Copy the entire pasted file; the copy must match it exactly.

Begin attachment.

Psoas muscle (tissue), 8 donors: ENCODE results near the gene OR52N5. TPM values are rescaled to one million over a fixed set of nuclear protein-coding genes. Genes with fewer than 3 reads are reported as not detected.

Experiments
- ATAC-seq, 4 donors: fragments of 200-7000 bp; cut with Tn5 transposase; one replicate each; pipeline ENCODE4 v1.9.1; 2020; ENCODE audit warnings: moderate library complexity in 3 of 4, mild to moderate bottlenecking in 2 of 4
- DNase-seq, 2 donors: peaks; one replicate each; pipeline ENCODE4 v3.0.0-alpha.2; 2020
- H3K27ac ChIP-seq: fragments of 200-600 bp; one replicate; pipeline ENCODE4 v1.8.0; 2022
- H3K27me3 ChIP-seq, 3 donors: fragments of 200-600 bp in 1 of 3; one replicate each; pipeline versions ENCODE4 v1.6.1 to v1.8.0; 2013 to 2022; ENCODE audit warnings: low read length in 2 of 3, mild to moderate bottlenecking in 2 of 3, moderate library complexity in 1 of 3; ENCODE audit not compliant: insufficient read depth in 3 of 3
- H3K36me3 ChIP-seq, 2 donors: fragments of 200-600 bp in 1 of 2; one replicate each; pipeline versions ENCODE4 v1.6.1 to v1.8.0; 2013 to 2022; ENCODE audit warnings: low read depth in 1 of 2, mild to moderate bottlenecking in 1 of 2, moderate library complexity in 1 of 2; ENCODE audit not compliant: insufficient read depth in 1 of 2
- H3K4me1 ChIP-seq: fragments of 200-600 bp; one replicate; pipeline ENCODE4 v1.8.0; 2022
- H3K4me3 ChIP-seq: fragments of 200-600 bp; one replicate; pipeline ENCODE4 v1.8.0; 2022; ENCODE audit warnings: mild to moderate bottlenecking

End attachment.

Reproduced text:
Psoas muscle (tissue), 8 donors: ENCODE results near the gene OR52N5. TPM values are rescaled to one million over a fixed set of nuclear protein-coding genes. Genes with fewer than 3 reads are reported as not detected.

Experiments
- ATAC-seq, 4 donors: fragments of 200-7000 bp; cut with Tn5 transposase; one replicate each; pipeline ENCODE4 v1.9.1; 2020; ENCODE audit warnings: moderate library complexity in 3 of 4, mild to moderate bottlenecking in 2 of 4
- DNase-seq, 2 donors: peaks; one replicate each; pipeline ENCODE4 v3.0.0-alpha.2; 2020
- H3K27ac ChIP-seq: fragments of 200-600 bp; one replicate; pipeline ENCODE4 v1.8.0; 2022
- H3K27me3 ChIP-seq, 3 donors: fragments of 200-600 bp in 1 of 3; one replicate each; pipeline versions ENCODE4 v1.6.1 to v1.8.0; 2013 to 2022; ENCODE audit warnings: low read length in 2 of 3, mild to moderate bottlenecking in 2 of 3, moderate library complexity in 1 of 3; ENCODE audit not compliant: insufficient read depth in 3 of 3
- H3K36me3 ChIP-seq, 2 donors: fragments of 200-600 bp in 1 of 2; one replicate each; pipeline versions ENCODE4 v1.6.1 to v1.8.0; 2013 to 2022; ENCODE audit warnings: low read depth in 1 of 2, mild to moderate bottlenecking in 1 of 2, moderate library complexity in 1 of 2; ENCODE audit not compliant: insufficient read depth in 1 of 2
- H3K4me1 ChIP-seq: fragments of 200-600 bp; one replicate; pipeline ENCODE4 v1.8.0; 2022
- H3K4me3 ChIP-seq: fragments of 200-600 bp; one replicate; pipeline ENCODE4 v1.8.0; 2022; ENCODE audit warnings: mild to moderate bottlenecking